The 2022 World Cup final in Qatar was one for the history books, with Lionel Messi lifting the gold tournament trophy for Argentina and fans worldwide cheering the achievements of their favorite national teams.
But on the human rights front, the FIFA World Cup in Qatar was memorable for all the wrong reasons: The lack of protections for women, journalists and LGBTQ people, and the deaths of thousands of migrant workers delivering $220 billion in tournament infrastructure and stadiums over 12 years.
The 14 corporate sponsors of Fédération Internationale de Football Association (FIFA), soccer’s global governing body, together pay billions of dollars to reach consumers over a multi-year cycle. Companies expect an untarnished halo—not threats to their brand image—from the sport known as the “beautiful game.” Yet throughout Qatar’s tournament, FIFA’s corporate partners were imperiled by association with abuses against migrant workers and human rights violations including against LGBTQ rights.
At his closing press conference, FIFA president Gianni Infantino claimed it was “the best World Cup ever.” But a last minute ban on beer at stadiums, calls for boycotts, LGBTQ rights armband censorship, player protests, and an unprecedented two migrant worker deaths at the tournament itself put a grim blanket on much of the traditional World Cup excitement.
Alongside soccer, the spotlight was on wage theft, uncompensated deaths of low-paid migrant workers, and Qatar’s penal code, which criminalizes extramarital sex and same-sex relations. As the World Cup opened, a Qatari official described homosexuality as “damage in the mind” and being gay as “haram,” Arabic for “forbidden.” Then FIFA banned “OneLove” LGBTQ solidarity armbands for players. The House of Commons adopted a motion condemning FIFA’s threatened punishment for players.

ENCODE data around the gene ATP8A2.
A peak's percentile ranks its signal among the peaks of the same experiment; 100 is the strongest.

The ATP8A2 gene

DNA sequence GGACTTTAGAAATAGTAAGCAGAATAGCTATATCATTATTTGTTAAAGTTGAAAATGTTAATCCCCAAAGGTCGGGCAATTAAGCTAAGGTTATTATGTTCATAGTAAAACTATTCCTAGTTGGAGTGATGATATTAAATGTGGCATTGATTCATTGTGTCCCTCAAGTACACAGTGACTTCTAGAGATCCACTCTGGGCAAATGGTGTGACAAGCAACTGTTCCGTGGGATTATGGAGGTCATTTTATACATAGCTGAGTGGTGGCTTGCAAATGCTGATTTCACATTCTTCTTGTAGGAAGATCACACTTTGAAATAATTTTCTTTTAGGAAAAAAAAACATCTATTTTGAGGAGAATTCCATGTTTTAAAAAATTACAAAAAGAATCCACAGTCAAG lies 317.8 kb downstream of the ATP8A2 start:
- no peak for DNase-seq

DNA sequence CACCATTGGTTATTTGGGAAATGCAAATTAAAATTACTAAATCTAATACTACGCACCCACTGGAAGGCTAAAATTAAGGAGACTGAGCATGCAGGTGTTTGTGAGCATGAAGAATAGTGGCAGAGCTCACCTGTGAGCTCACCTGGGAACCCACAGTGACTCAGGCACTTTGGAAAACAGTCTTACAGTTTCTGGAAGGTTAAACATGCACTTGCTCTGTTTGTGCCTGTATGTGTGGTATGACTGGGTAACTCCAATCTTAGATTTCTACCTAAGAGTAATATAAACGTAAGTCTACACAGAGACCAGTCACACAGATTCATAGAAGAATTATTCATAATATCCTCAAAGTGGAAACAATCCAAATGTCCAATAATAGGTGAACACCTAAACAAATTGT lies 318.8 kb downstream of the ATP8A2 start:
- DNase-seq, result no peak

Late-night television host Stephen Colbert called Qatar’s World Cup “Not just anti-gay, but anti-fun.”
As FIFA rakes in billions in revenue from sponsors and broadcasters at the world’s most-watched sports event, many migrant worker families struggle to feed their children or pay off crushing loans their loved ones took out to pay illegal World Cup job recruitment fees.
FIFA had to move the tournament from summer to winter because of the extreme heat in Qatar. But Qatari authorities failed to protect the migrant workers who were building the tournament infrastructure from the same deadly working conditions. Even when Qatar finally made crucial reforms for migrant workers protections, they were either not implemented well or came too late.
In response, sportswear giant Hummel hid its corporate logo and produced an all-black “color of mourning” uniform for Denmark’s World Cup team. The company wrote on Instagram: “We don’t wish to be visible during a tournament that has cost thousands their lives.” German soccer fans called on their team to boycott, and skip “a lavish football festival on the graves of thousands of migrant workers.” In France, whose national team won the 2018 World Cup, Le Quotidien newspaper announced it would boycott coverage of the tournament. The Australia men’s national football team released a video protesting abuses in Qatar: “These migrant workers who suffered are not just numbers.”
Ahead of the Beijing 2022 Winter Olympics in February, Olympic sponsors including Coca-Cola and Visa were put on the U.S. congressional hot seat to answer “how they can leverage their influence to insist on concrete human rights improvements” in China and “how they will manage the material and reputational risks of being associated with an Olympic Games.”
FIFA’s corporate partners did not use their financial leverage in 2010 to insist on human rights due diligence when FIFA awarded the tournament to Qatar. As brand risks grew ahead of the Qatar World Cup, sponsors including AB InBev/Budweiser, Adidas, Coca-Cola, Visa and McDonald’s backed the call on FIFA to set up a remedy fund to compensate migrant workers and their families for wage abuses, injuries, and deaths. Under pressure from Qatar, that fund to compensate workers for harms and deaths was not established.
In addition to insisting on a remedy fund for worker injuries and harms, FIFA sponsors should now use their exposure, embarrassment and broken contracts from the Qatar event to demand that FIFA finally make good on its commitment that host governments must protect workers, LGBTQ rights, women and press freedom.
FIFA’s sponsors expected only positive images for their brands by associating with joy, fair competition, and human achievement on the World Cup playing fields.
Instead, the legacy of this World Cup for them is already inscribed: when it comes to brand safety in sport, human rights are non-negotiable.